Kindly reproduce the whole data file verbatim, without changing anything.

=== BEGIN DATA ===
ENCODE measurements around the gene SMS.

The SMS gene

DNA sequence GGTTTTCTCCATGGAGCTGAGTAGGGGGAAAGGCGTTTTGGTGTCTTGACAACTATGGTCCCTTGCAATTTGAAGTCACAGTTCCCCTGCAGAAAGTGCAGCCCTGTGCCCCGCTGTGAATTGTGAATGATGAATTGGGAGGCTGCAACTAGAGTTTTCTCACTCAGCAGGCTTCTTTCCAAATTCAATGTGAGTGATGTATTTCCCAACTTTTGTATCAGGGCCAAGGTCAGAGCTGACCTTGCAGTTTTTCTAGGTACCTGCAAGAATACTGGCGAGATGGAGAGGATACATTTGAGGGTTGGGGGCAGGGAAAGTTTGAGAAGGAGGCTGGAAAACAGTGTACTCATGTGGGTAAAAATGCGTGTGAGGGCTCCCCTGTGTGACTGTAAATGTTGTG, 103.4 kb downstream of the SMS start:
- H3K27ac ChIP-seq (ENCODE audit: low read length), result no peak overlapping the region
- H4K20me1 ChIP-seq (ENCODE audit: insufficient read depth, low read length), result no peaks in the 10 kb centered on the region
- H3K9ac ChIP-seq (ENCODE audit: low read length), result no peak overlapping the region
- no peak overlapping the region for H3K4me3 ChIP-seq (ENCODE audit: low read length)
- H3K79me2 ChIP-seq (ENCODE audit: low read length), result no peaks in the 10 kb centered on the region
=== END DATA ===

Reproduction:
ENCODE measurements around the gene SMS.

The SMS gene

DNA sequence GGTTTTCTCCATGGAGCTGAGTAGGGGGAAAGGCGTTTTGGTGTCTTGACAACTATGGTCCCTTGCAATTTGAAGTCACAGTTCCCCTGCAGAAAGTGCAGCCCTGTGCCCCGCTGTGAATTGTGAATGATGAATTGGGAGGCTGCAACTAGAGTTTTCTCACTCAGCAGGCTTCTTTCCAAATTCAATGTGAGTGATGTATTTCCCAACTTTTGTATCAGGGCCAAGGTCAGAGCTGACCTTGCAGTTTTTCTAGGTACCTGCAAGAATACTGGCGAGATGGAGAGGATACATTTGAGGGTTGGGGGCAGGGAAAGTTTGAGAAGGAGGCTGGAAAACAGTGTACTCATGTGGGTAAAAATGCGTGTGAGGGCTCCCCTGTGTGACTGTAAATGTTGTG, 103.4 kb downstream of the SMS start:
- H3K27ac ChIP-seq (ENCODE audit: low read length), result no peak overlapping the region
- H4K20me1 ChIP-seq (ENCODE audit: insufficient read depth, low read length), result no peaks in the 10 kb centered on the region
- H3K9ac ChIP-seq (ENCODE audit: low read length), result no peak overlapping the region
- no peak overlapping the region for H3K4me3 ChIP-seq (ENCODE audit: low read length)
- H3K79me2 ChIP-seq (ENCODE audit: low read length), result no peaks in the 10 kb centered on the region